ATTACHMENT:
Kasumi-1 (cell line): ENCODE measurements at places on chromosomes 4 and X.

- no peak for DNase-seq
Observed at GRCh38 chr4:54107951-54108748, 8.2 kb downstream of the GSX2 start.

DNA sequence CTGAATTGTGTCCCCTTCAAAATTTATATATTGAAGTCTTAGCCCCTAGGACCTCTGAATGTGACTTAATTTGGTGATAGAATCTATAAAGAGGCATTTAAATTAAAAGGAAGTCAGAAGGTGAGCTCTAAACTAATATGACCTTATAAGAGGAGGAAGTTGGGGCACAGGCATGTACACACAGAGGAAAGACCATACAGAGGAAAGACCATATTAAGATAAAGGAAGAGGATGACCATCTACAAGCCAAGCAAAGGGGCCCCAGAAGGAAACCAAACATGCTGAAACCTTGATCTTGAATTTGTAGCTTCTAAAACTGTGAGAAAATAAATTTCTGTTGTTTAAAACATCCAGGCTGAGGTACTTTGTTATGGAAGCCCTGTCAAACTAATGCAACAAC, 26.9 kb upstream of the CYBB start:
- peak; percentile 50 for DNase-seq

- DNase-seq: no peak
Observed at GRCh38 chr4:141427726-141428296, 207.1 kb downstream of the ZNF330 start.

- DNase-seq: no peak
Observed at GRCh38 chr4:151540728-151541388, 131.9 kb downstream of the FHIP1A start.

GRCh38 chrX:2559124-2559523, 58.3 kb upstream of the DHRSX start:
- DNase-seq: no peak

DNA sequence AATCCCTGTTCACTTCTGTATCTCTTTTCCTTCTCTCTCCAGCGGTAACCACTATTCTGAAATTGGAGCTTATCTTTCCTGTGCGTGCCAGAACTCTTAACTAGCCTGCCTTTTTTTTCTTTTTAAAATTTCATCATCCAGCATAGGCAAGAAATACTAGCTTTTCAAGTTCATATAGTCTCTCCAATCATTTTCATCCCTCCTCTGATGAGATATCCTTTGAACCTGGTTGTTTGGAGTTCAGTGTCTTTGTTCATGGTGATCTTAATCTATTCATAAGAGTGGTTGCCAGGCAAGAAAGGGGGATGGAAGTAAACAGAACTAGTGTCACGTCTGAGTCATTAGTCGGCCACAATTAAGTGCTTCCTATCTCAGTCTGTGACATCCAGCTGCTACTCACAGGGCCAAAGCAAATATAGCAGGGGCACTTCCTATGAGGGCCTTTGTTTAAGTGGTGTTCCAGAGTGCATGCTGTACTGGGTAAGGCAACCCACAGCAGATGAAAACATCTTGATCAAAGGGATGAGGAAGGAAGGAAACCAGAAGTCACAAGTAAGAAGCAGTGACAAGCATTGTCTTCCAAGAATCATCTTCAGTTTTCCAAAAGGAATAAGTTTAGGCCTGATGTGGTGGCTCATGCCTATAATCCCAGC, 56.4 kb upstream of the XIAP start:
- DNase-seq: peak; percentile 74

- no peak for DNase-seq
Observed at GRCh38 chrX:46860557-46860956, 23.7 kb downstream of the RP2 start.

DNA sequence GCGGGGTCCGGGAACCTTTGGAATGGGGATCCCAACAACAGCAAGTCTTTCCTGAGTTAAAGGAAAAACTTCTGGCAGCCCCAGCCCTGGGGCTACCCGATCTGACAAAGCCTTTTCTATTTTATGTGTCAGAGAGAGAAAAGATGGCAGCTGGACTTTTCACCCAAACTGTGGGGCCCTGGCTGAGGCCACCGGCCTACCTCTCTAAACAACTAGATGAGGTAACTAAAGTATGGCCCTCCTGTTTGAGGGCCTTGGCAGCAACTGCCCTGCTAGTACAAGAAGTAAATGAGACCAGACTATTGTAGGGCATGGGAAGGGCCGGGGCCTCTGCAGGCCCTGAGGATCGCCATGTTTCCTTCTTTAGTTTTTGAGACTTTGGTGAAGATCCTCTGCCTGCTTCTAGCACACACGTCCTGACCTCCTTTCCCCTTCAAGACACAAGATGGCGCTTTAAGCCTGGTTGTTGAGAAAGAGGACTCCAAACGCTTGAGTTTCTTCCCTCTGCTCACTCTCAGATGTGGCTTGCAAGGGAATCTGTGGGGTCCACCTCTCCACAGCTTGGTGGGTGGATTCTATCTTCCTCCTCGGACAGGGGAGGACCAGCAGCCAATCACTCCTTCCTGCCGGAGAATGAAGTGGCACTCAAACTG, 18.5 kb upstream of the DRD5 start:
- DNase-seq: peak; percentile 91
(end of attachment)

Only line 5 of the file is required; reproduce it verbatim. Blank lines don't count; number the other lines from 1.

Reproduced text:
- peak; percentile 50 for DNase-seq